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Shortly after the expansion of Muslim rule in the 7th and 8th centuries CE, Christians, Jews, and Samaritans living in the Muslim world began to translate their sacred texts—the Hebrew Bible, the New Testament and the Samaritan Pentateuch—into the new dominant language of the time: Arabic. Many of these translations, from languages such as Hebrew, Greek, Syriac and Coptic, have survived and have come down to us in a vast corpus of manuscripts and fragments that hail from monasteries, synagogues and libraries, especially in the Middle East. Manuscripts containing Arabic Bible translations constitute the most central record of Jewish and Christian cultural heritage in the Near East, with a transcommunal and transnational importance.

Biblical versions in Arabic were produced over many centuries, on the basis of a wide range of source languages, and in varying contexts. Arabic Bible texts have come down to us over the course of more than a millennium in versions ranging from an early stage of the process of Arabicization in late-antique communities to quite recent contexts. These translations, their stylistic and didactic features, vocabulary, scripts and strategies, as well as the extent to which they were influenced by the Qur’an and used by Muslims in their discussions with members of the other Abrahamic religions were the focus of the international research project Biblia Arabica: The Bible in Arabic among Jews, Christians and Muslims, which was endowed with a 1.6 million Euro grant from the German research organization DFG. Biblia Arabica activities continue in the form of a research consortium and related publications (see Biblia Arabica becomes a consortium and About us).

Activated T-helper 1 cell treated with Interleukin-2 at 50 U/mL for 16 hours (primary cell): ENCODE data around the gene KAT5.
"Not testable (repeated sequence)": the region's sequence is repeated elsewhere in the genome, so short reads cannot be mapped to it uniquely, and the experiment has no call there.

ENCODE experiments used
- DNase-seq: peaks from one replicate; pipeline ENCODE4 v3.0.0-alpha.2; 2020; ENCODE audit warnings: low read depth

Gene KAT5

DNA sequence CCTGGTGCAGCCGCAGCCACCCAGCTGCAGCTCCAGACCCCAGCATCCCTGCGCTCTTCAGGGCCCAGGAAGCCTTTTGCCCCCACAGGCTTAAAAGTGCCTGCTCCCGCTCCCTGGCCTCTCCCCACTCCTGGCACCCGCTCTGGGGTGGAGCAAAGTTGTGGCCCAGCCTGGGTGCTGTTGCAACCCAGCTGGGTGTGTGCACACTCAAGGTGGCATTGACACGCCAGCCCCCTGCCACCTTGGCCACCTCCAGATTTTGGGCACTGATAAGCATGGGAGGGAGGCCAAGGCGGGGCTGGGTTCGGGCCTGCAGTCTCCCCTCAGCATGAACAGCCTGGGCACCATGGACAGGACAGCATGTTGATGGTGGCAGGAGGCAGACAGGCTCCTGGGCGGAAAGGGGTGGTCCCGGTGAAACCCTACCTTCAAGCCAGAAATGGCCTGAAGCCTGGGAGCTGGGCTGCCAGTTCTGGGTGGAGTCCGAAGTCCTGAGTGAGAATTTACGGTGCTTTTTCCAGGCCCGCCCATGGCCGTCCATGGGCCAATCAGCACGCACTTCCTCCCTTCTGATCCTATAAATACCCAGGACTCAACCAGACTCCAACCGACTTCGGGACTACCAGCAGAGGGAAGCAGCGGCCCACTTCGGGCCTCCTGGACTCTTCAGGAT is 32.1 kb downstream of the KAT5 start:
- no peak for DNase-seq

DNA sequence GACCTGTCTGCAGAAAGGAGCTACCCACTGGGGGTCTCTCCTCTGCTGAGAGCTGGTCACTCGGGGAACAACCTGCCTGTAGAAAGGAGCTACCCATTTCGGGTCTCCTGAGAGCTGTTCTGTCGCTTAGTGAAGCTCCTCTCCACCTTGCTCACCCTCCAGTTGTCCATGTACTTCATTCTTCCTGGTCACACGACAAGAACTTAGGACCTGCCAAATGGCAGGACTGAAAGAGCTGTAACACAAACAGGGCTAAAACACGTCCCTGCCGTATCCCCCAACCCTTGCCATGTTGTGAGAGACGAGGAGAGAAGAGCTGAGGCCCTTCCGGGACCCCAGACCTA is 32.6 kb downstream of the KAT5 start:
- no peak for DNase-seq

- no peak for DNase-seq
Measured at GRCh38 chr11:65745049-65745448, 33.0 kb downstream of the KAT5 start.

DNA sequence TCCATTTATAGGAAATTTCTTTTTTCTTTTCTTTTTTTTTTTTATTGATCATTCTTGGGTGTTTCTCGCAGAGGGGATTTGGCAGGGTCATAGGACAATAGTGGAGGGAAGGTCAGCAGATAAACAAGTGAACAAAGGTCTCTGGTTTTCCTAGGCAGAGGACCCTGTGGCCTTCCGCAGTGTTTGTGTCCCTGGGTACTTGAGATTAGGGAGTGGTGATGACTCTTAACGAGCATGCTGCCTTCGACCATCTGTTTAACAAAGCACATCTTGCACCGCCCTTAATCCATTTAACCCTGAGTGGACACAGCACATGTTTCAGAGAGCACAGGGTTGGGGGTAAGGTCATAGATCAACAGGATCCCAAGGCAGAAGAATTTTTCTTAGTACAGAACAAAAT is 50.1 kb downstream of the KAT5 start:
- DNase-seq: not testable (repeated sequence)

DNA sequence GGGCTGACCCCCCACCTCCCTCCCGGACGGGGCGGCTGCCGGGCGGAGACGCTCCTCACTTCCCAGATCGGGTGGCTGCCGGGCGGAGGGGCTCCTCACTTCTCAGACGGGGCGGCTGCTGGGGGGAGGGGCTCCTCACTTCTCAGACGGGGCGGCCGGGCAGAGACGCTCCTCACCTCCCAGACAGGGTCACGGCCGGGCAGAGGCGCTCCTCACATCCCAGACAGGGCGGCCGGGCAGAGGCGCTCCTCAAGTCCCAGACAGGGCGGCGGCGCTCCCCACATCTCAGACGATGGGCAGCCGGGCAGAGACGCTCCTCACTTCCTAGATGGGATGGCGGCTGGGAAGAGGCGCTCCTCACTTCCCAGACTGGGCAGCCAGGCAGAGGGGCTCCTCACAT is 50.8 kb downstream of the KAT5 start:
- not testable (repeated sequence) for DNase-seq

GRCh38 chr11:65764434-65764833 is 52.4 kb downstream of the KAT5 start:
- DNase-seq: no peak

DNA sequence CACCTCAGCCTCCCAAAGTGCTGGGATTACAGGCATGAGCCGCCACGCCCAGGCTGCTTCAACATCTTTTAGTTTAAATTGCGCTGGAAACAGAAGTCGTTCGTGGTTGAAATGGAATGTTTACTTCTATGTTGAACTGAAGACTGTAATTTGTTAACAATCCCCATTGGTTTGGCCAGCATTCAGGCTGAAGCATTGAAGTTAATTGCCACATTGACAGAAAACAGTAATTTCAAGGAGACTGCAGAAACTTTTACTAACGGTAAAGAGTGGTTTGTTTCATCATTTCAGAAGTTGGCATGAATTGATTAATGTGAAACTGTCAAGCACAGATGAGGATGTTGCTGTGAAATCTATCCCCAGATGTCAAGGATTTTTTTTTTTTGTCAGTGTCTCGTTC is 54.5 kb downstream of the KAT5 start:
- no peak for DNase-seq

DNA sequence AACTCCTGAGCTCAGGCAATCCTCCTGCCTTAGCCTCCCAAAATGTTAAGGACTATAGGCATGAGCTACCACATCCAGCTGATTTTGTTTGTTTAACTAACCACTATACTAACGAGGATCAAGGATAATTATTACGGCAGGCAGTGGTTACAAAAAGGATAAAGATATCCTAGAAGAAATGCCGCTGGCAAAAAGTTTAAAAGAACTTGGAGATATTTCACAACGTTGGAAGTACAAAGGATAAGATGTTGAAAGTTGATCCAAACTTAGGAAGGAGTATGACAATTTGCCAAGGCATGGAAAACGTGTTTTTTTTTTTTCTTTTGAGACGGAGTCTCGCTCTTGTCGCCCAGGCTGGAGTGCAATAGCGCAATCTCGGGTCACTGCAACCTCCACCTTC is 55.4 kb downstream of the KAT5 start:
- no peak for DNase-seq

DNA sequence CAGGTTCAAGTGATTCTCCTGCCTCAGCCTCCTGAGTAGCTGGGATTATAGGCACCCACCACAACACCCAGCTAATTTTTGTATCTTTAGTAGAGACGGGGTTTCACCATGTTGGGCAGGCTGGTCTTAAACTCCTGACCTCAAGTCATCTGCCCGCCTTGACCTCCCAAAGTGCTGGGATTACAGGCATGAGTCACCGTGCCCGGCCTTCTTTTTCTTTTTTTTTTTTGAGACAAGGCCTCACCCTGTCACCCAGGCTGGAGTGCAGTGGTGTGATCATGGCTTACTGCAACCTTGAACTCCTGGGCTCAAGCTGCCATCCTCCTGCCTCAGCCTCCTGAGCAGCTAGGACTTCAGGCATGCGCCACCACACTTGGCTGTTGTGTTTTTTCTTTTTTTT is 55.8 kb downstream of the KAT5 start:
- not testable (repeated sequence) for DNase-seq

In terms of the number of surviving manuscripts, Arabic versions are the most abundant of all the translation traditions of the Bible throughout its history. This is also the case, at a later stage, for the number of prints. Moreover, they reveal an unusually large variety of stylistic and didactic approaches, vocabulary, scripts and, strategies. Although originally intended for internal use by the different denominations that produced them, the translations were also quoted and adapted by Muslim writers, who were familiar with many biblical episodes and characters through their own sacred scripture, the Qur’an.

Whereas much attention has been paid in modern scholarship to the translation of scientific and philosophical works from Greek into Arabic in the early Abbasid period (late 8th century to 10th century CE), the parallel endeavor of translating the Bible (in the broadest sense of the term) into Arabic has hardly been studied in any systematic way. Biblia Arabica aims to redress this imbalance by way of integrative and internationally led studies which are uncovering and describing the different medieval schools and individuals that took part in this scriptural translation enterprise, their aims and agendas, styles and techniques, as well as the social and cultural implications of their innovative and ambitious endeavor.

The research consortium Biblia Arabica attempts to set methodological standards and offer a clear definition of an emerging and very active new field of research. It charts the countless manuscripts and fragments that are nowadays found in monasteries throughout the Middle East and libraries across the globe, analyses the different methods of translation from Hebrew, Aramaic, Syriac, Greek and Coptic, and examines the mutual influences, both religious and cultural, between the different religious communities. In addition, it deals with the historical and social repercussions of the discourse and polemic that developed in the course of time and are still alive today.